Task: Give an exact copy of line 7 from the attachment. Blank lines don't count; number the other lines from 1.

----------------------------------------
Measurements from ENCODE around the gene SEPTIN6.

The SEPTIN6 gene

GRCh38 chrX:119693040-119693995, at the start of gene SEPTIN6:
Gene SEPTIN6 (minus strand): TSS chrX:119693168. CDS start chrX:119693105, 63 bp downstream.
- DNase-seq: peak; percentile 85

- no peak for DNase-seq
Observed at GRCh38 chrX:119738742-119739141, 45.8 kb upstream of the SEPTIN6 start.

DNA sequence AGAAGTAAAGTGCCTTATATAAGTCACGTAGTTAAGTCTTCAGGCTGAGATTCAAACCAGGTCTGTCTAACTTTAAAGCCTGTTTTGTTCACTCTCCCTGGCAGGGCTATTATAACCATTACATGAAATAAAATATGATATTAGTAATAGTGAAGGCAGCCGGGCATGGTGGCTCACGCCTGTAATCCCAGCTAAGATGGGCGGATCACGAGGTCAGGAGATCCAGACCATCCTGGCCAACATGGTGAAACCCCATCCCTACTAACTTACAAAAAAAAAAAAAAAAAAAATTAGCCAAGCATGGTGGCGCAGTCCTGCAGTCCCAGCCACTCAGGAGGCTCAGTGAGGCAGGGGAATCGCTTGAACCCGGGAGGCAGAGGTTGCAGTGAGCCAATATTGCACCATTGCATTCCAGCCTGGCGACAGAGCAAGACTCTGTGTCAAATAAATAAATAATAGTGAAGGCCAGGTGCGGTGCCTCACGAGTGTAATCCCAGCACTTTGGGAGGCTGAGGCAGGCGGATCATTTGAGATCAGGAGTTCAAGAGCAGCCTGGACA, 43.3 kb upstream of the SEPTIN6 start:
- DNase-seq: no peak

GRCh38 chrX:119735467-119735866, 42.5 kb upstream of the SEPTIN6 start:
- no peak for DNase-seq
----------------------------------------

Observed at GRCh38 chrX:119738742-119739141, 45.8 kb upstream of the SEPTIN6 start.